Anomalous freezing behavior of nanoscale liposomes


The effect of the finite size of one-component liposomes on their phase behavior is investigated via simulations of an implicit-solvent model of self-assembled lipid bilayers. We found that the high curvature of nanoscale liposomes has a significant effect on their freezing behavior. While the location of the freezing temperature of liposomes with diameters larger than 30 nm is the same as that of a planar membrane, the transition is broadened as the liposome diameters are decreased. For very small liposomes, with diameters smaller than 30 nm, the transitions of the two leaflets become increasingly decoupled, and their respective freezing temperatures become different. In particular, the outer leaflet gels at a temperature, T(u)g, which is higher than that of the inner leaflet, T(i)g. We argue that this decoupling is due to the difference in configurational entropies of the lipid chains in the two leaflets. At temperatures higher than T(u)g, the liposomes are spherical and the lipids in both leaflets lack both positional and chain order. At temperatures between T(i)g and T(u)g, the lipids in the outer leaflet exhibit chain order but lack positional order. In contrast the lipids in the inner leaflet lack both chain order and positional order in this temperature range. In this range of temperatures, liposomes are essentially spherical. At temperatures lower than T(i)g, lipids in both the inner and outer leaflets exhibit chain order as well as positional order, and the liposomes become faceted. The structure of the outer leaflet for T(i)g < T < T(u)g is surprisingly akin to that of the liquid ordered phase, which is observed in binary mixtures of saturated phospholipids and cholesterol. © 2012 The Royal Society of Chemistry.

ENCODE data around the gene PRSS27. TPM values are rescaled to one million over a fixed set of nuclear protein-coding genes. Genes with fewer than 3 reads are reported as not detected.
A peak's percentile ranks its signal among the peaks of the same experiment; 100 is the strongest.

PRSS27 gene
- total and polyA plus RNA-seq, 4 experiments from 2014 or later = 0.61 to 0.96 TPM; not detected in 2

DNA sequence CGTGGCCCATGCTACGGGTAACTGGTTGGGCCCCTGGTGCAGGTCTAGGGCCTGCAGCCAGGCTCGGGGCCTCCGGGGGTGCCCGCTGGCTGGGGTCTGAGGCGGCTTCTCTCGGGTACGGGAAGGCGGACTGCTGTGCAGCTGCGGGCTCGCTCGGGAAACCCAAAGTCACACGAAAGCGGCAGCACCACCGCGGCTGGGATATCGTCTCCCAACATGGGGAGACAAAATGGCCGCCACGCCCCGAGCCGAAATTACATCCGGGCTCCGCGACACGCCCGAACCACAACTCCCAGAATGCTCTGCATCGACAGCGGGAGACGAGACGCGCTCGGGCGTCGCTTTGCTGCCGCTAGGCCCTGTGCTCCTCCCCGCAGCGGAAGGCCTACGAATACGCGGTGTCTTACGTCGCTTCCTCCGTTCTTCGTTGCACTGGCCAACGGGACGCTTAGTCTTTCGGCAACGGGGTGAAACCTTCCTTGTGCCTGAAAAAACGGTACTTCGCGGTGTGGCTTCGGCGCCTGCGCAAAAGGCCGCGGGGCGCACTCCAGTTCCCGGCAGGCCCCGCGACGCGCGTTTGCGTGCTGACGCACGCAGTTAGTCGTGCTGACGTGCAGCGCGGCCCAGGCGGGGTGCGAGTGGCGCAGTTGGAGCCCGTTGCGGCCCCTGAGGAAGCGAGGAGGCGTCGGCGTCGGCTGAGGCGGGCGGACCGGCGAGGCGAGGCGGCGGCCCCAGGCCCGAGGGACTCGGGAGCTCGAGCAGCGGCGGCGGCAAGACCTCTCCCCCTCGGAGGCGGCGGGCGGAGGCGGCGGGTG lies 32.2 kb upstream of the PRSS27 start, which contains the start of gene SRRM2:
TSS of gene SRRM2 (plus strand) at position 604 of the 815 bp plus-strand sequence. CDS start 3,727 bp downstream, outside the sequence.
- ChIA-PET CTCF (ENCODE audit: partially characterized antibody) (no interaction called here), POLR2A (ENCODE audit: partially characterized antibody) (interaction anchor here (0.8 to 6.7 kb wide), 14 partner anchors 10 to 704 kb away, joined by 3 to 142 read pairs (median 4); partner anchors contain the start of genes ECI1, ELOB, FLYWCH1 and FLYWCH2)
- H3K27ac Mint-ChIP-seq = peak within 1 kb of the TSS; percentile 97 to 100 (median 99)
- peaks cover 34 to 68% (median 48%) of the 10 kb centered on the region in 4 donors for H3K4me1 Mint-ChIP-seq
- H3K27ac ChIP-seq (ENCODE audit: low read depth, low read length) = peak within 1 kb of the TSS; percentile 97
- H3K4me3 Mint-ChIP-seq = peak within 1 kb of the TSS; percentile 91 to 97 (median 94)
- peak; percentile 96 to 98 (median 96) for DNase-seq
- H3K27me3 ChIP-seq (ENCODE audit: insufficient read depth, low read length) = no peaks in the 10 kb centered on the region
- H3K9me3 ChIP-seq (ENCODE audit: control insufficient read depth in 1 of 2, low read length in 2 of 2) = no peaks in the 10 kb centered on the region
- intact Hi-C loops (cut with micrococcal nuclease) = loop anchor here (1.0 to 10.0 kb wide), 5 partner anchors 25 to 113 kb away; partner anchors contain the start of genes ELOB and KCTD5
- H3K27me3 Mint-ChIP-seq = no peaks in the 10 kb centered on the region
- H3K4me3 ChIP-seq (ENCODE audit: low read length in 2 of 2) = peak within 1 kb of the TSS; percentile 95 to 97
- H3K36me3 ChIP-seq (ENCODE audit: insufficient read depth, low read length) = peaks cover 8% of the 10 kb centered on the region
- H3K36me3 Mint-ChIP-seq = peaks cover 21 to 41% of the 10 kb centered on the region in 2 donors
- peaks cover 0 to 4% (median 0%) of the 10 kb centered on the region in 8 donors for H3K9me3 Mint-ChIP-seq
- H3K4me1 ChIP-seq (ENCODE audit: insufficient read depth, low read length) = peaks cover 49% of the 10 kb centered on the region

Publication Title

Soft Matter